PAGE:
2024 Look-Ahead | Brunswick Group

2024 Look-Ahead

Brunswick Geopolitical

10 Geopolitical Issues for Businesses

1. Middle East Conflict: The crisis in some form will run into 2024. Regional war is improbable but instability will dog Israel and its immediate neighbours while the Gulf States focus on their development.

Israel will need some time to fulfil its immediate military objectives. A key question will be whether it maintains internal and external support for the campaign as the focus shifts to a more densely populated south Gaza that could see increased casualties. Israel will subsequently be left with the humanitarian fallout and the need to pursue Hamas long term. This, and an uncertain process to resolve internal differences and address strategic failure, will absorb its energy. A compact Arab position also leaves it in the lurch on future governance of Gaza. Neither regional players nor the UN are willing to manage the recovery in the strip, while the Palestinian Authority lacks the legitimacy to do so. Radical Israeli action to change the facts cannot be ruled out.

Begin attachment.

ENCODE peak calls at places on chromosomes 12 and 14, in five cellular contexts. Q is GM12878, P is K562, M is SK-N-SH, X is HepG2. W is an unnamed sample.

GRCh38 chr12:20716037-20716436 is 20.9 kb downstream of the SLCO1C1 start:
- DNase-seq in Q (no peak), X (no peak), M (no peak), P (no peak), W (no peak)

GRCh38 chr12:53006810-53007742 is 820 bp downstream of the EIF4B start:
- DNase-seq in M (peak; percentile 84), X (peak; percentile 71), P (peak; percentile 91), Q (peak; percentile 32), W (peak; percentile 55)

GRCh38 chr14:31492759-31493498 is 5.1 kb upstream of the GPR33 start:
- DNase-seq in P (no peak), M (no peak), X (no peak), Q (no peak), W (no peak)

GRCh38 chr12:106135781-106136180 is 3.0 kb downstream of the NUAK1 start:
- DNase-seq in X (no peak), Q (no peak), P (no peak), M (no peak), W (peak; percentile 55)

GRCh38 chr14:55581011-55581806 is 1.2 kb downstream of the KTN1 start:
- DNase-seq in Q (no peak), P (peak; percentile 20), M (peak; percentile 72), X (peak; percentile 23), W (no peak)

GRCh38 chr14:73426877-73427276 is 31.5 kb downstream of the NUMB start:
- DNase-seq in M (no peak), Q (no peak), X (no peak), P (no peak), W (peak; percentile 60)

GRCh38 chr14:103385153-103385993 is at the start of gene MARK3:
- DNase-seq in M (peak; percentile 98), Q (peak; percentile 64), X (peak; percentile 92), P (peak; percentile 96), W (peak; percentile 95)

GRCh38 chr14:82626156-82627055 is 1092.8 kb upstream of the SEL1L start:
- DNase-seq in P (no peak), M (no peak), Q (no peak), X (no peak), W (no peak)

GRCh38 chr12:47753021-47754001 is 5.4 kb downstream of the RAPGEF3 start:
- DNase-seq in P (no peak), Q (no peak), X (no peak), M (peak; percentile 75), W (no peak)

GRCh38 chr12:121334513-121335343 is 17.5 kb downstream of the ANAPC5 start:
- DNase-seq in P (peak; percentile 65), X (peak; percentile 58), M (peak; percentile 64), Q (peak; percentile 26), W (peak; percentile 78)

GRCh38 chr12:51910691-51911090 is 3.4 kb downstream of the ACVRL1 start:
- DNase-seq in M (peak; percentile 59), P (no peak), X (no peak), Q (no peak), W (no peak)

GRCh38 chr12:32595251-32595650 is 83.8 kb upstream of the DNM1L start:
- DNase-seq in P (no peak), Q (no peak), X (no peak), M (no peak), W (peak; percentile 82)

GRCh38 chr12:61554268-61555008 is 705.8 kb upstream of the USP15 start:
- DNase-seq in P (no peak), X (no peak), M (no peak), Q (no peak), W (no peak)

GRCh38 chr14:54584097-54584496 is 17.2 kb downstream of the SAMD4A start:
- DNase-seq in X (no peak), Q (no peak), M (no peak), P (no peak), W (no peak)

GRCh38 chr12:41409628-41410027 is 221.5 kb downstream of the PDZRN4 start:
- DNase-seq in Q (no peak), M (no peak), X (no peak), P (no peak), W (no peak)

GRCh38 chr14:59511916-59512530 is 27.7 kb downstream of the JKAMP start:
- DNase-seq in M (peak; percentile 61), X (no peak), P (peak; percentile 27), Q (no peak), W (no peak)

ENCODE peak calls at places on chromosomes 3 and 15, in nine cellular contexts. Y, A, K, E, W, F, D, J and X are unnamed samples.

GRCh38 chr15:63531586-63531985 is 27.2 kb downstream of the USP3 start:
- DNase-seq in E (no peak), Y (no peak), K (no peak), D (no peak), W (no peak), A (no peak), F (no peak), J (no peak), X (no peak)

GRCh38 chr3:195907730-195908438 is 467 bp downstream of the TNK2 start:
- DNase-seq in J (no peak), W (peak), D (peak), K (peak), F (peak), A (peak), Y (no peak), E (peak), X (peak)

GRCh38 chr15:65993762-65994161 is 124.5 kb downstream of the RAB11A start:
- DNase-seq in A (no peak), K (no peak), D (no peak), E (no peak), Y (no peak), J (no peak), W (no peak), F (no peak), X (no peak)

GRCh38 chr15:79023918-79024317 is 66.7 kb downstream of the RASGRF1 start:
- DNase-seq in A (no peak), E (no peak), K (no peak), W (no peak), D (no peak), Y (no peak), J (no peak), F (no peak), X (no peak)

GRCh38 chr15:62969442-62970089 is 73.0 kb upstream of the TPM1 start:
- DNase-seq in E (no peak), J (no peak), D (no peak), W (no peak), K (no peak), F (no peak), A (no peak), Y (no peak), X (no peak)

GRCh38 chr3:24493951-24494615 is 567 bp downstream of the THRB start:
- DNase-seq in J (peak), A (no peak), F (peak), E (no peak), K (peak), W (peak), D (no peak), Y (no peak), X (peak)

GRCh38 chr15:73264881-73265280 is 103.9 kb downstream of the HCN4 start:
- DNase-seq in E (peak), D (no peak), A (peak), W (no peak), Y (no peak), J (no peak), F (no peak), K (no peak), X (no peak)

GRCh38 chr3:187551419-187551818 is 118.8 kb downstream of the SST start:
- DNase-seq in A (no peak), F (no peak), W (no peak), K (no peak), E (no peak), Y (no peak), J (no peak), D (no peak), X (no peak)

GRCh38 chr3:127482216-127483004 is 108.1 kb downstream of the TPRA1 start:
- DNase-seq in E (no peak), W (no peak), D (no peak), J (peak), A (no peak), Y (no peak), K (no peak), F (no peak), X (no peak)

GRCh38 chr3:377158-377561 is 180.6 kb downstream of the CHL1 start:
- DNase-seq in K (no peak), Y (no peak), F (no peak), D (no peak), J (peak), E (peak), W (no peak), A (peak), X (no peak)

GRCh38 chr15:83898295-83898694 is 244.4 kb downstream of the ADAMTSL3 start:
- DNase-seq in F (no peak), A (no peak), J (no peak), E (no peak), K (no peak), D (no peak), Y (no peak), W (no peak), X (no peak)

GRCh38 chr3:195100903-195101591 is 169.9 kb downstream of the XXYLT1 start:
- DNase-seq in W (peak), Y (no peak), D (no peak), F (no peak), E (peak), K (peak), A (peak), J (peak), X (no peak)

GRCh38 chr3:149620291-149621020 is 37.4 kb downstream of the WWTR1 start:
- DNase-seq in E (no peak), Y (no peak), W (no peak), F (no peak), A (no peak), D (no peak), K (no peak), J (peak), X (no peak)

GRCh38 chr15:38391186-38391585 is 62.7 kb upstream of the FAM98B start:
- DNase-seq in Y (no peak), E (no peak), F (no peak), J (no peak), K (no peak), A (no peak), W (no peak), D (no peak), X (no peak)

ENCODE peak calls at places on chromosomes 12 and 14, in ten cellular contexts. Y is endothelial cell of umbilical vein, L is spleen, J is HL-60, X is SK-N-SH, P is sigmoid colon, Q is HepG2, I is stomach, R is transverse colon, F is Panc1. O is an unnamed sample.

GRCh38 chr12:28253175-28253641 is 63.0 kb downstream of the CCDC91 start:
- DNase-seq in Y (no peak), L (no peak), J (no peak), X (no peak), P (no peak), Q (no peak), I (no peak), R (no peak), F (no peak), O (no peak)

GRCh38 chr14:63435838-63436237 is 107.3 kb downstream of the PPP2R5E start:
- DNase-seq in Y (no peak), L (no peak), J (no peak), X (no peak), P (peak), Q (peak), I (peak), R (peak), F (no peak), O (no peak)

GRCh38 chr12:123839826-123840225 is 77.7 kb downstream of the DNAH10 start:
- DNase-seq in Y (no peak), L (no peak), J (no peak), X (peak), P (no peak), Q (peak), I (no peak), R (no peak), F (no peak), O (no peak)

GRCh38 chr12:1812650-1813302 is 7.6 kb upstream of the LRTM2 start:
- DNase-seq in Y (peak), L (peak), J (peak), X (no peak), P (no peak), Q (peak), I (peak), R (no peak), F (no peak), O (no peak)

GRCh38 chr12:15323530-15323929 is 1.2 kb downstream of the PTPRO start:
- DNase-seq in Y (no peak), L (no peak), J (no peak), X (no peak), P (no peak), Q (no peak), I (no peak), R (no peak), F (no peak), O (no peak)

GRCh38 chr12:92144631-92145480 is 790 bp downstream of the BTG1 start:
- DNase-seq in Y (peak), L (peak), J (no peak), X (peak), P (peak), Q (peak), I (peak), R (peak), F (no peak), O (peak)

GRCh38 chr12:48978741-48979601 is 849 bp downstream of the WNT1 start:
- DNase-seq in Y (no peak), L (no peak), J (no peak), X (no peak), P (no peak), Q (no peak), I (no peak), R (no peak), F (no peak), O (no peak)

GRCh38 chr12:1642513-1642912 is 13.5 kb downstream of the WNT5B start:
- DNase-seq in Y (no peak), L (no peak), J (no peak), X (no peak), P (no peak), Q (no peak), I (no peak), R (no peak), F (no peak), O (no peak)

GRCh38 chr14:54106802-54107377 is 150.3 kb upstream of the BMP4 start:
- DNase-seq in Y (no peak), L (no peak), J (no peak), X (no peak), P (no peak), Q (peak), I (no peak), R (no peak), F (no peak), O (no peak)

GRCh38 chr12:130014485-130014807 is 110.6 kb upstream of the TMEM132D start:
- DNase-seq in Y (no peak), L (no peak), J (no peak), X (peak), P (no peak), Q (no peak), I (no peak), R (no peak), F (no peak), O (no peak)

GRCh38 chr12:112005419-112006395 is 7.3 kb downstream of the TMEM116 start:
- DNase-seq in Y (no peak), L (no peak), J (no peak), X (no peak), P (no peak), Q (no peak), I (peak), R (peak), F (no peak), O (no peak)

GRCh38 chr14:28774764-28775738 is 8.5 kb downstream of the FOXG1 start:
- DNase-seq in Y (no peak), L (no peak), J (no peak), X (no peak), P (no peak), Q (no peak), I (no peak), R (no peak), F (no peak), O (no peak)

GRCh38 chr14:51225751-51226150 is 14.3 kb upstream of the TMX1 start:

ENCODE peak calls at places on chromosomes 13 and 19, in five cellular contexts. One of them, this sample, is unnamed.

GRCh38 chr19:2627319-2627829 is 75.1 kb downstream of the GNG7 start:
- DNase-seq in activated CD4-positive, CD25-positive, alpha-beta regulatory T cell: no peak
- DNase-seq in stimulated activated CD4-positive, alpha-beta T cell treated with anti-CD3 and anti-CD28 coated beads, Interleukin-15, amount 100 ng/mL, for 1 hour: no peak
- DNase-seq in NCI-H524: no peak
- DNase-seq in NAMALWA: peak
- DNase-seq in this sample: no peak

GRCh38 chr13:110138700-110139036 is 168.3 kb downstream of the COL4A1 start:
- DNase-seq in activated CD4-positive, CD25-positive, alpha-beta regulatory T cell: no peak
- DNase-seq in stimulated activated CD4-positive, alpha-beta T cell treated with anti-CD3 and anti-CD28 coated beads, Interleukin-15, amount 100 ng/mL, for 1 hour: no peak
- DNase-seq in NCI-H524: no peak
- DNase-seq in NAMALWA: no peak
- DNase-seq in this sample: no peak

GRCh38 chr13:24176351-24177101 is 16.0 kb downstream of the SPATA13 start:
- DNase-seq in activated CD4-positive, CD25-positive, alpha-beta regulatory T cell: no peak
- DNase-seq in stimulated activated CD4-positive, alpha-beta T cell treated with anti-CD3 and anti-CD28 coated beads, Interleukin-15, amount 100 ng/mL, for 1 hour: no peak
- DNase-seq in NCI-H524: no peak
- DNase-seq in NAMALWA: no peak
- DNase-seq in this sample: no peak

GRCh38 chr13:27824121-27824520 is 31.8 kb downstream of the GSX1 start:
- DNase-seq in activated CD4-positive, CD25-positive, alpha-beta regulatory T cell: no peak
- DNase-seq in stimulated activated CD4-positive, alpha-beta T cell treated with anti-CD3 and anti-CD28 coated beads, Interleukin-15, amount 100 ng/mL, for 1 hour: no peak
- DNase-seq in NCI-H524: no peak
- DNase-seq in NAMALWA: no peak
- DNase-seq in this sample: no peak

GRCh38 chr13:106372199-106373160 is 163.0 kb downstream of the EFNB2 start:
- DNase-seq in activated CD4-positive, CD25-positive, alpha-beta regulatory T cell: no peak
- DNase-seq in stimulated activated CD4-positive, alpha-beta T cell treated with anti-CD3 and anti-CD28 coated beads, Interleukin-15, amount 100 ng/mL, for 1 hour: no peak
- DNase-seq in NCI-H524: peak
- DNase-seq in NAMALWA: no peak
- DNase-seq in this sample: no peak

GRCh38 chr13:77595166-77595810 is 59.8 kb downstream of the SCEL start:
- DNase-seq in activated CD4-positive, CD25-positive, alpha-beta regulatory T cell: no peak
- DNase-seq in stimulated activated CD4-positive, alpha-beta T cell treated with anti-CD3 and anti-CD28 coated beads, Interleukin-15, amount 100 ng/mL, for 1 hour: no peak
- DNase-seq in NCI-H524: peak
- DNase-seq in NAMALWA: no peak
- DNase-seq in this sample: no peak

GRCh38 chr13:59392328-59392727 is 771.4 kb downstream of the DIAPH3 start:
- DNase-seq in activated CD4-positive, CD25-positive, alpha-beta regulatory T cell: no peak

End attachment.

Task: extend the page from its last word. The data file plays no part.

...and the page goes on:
Hezbollah and Iran have been deterred from fuller military engagement, although their longstanding hybrid war with Israel goes on. Strikes by their proxies (i.e. the Houthis in Yemen) threaten navigation and create an unwelcome sense of instability on the Arabian Peninsula. The Gulf states appear disinclined to use energy or economic levers against Israel and instead have prioritised diplomacy; Saudi Arabia’s leadership of the Arab/Muslim world at a time when there is much anger against US support of Israel will emphasise its geopolitical importance. There may still be popular boycotts of brands associated with Israel, though online campaigns have yet to take off. Israel’s immediate neighbours will be most concerned by popular protests lest they turn to focus on dire domestic conditions. Conversations about a two-state solution will resume, both in Washington D.C., and globally.